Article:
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In hearing news about so-called "sanctuary jurisdictions," it occurred to me that the states-rights that protected CA cannabis users might provide the same basis to protect an immigrant.

For the sake of discussion, let's reference the situation where someone is in the US without visa / allowed status, and they have committed assault.

Does CA have the same basis to protect such a person, as was done to protect cannabis dispensaries, and users?

Neutral politiking: please don't lambaste the matter of immigration in the comments. This is not a politically-devise question. Feel free to leave answers that reframe the issues involved.

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  • One clarification: marijuana users in California are not protected from Federal enforcement of drug laws.
    – user3851
    Aug 1, 2016 at 14:57
  • @Dawn: Nor is anyone protected from federal enforcement of immigration laws. As far as I know, the only "protection" in either case relates to the extent to which state and/or local authorities will help to enforce federal law, or aid federal law enforcement in doing so. Aug 1, 2016 at 16:27
  • The memorandum is here: oig.justice.gov/reports/2016/1607.pdf
    – user6726
    Aug 1, 2016 at 17:49

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It's important to note that in both cases the "protection" is of a particular limited kind: that state and local police and law enforcement will refrain from enforcing those federal laws (regarding marijuana or immigration). There is nothing to stop federal law enforcement officers (DEA, FBI, ICE, etc) from enforcing those laws in California or anywhere else, if the federal government should decide to devote the resources to do so, though they may or may not get much assistance from local authorities.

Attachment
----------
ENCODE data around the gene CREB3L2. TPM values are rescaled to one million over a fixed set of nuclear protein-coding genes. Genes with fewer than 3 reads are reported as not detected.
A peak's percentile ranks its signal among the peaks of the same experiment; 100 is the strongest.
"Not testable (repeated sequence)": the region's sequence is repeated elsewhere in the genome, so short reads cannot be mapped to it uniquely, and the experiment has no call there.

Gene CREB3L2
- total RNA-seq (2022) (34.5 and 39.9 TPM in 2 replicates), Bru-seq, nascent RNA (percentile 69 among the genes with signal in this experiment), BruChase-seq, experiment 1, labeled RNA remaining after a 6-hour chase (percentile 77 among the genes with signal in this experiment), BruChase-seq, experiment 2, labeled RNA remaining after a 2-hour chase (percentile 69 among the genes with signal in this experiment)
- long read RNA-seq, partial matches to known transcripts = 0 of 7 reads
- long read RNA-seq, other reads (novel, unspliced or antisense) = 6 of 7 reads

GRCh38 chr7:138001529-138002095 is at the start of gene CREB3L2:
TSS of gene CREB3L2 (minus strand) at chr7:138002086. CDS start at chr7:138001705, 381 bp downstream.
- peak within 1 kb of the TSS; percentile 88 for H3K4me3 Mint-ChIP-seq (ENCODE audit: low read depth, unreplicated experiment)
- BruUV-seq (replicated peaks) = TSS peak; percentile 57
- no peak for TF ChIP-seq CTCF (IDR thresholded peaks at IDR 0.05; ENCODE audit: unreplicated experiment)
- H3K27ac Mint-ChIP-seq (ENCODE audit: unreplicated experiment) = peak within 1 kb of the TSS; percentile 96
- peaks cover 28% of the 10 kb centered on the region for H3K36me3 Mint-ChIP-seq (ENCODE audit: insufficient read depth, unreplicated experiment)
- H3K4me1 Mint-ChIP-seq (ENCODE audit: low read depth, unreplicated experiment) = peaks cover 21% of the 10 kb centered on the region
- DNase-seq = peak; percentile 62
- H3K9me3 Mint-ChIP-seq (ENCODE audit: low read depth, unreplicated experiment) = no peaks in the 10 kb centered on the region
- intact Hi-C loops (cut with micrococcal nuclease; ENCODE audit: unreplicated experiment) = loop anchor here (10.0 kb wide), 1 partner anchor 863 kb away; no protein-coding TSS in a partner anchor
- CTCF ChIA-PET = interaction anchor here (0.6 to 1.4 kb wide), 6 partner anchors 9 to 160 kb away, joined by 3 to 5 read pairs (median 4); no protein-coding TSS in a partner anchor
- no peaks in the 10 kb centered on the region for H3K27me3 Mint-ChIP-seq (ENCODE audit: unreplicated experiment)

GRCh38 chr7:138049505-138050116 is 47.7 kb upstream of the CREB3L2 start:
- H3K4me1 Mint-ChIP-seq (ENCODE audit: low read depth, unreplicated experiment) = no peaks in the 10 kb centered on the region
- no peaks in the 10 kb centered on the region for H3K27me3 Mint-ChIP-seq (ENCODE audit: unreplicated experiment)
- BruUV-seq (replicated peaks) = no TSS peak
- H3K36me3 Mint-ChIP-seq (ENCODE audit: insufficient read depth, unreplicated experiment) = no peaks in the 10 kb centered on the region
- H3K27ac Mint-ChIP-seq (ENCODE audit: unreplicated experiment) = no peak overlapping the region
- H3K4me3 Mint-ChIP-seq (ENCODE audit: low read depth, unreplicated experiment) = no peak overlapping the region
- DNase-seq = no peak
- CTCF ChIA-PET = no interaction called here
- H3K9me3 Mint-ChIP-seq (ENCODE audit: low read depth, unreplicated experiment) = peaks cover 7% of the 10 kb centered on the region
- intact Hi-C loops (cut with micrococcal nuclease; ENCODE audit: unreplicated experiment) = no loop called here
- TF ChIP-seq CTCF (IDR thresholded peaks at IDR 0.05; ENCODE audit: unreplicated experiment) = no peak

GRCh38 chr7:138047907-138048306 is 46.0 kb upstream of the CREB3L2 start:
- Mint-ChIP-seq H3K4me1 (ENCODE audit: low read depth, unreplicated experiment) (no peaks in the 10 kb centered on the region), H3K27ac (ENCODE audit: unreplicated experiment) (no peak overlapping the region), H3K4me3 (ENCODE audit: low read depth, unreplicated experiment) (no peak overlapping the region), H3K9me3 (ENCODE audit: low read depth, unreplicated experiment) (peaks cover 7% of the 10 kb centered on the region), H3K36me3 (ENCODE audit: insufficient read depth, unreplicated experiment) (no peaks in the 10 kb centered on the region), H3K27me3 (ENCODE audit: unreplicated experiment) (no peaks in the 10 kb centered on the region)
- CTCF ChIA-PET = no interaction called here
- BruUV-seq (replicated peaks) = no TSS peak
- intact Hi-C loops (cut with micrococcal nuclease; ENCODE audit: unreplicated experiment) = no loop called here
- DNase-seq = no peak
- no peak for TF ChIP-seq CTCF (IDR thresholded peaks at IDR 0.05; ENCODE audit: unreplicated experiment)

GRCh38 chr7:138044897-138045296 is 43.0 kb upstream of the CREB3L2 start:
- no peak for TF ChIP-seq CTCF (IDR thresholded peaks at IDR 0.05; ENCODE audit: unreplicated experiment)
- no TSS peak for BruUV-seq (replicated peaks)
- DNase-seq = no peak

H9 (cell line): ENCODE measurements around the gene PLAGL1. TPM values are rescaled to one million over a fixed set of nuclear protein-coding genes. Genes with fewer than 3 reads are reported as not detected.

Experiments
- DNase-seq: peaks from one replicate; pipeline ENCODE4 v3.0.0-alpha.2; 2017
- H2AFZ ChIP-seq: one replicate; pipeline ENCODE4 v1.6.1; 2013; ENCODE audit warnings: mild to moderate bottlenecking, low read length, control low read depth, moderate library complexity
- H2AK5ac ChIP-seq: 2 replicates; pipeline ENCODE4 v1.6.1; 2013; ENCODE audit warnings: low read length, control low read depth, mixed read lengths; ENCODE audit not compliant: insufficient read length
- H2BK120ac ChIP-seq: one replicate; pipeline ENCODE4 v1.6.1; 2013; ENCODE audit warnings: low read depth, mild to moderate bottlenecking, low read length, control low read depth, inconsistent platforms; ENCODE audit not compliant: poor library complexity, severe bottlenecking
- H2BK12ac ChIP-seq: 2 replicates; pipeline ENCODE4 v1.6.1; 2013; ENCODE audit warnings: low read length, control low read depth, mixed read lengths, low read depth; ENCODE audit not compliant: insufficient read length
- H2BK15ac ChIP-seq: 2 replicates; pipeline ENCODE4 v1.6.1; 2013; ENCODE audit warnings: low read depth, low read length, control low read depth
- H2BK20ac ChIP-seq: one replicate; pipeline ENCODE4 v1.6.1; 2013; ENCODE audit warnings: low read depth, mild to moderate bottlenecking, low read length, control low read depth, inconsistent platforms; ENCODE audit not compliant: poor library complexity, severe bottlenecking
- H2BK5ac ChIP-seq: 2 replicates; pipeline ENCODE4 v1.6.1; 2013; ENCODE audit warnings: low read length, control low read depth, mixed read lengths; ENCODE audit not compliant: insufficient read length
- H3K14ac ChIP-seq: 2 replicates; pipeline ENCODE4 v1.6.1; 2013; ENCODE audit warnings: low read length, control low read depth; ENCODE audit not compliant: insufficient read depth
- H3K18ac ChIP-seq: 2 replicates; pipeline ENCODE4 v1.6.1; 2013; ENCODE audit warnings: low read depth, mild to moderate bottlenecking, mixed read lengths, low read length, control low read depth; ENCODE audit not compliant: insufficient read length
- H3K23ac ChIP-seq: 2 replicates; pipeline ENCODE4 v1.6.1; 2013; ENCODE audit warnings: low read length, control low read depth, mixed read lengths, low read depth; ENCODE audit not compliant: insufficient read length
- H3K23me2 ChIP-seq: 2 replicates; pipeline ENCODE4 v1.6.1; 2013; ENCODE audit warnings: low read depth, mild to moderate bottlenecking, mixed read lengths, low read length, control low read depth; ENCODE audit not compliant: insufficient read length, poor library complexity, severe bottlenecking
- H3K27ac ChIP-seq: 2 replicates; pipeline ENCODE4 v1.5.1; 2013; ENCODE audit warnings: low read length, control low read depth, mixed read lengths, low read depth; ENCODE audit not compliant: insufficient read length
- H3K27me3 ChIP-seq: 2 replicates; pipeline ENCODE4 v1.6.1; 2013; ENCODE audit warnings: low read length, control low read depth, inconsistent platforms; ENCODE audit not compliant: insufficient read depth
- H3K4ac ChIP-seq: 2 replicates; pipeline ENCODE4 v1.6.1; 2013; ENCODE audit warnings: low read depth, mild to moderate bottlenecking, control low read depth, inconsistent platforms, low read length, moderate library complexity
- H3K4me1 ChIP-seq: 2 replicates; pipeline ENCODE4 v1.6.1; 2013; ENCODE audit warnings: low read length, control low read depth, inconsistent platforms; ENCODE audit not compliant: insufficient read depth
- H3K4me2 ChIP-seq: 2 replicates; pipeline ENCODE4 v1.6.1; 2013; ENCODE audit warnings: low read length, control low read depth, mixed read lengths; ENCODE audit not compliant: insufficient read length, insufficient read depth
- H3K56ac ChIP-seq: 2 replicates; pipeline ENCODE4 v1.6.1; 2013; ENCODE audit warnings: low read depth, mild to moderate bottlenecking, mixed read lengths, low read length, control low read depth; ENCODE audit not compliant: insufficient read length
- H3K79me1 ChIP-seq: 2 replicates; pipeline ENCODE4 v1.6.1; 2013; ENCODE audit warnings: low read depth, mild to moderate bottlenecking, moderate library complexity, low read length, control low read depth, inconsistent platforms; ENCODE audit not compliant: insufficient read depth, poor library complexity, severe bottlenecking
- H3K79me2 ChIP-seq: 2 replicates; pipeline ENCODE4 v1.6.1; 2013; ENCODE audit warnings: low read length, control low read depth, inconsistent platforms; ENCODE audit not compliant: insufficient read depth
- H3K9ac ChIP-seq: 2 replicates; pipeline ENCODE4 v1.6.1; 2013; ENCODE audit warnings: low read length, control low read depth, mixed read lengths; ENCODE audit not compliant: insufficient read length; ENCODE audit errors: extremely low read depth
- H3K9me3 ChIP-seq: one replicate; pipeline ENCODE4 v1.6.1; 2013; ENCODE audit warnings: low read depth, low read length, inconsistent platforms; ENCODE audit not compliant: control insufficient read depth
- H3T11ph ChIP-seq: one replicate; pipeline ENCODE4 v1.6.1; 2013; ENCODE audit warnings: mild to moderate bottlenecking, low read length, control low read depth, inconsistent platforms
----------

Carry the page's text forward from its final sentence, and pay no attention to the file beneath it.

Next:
As I understand it, the legal theory behind such policies is that since state/local police departments are run (and funded) by their corresponding state/local governments, those governments have the authority to dictate how those departments spend their time and resources. Under this theory, if a state or local government doesn't think it's a worthwhile priority to enforce certain laws, or to assist federal law enforcement in doing so, they can set policies accordingly for their police departments.

Based on the article you cite, the DOJ obviously believes there are limits to this theory. I don't know whether any courts have ruled on such questions.

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  • "state and local police and law enforcement will refrain from enforcing those federal laws" State and local police don't enforce federal laws in the first place.
    – user102008
    Aug 2, 2016 at 21:23
  • @user102008: As far as I know, they are empowered to do so if they choose; for instance, they can arrest people for violation of federal laws, or at the very least detain people until federal officials arrive to arrest them. They can also assist federal officials in doing so; for instance, by promptly reporting suspected violations of federal law. Under the "sanctuary" policies under discussion here, they presumably would choose not to do so. Aug 2, 2016 at 21:39
  • @user102008: For instance, here is a 2005 analysis from the Connecticut Office of Legal Research, which concludes that they can. Aug 2, 2016 at 21:42

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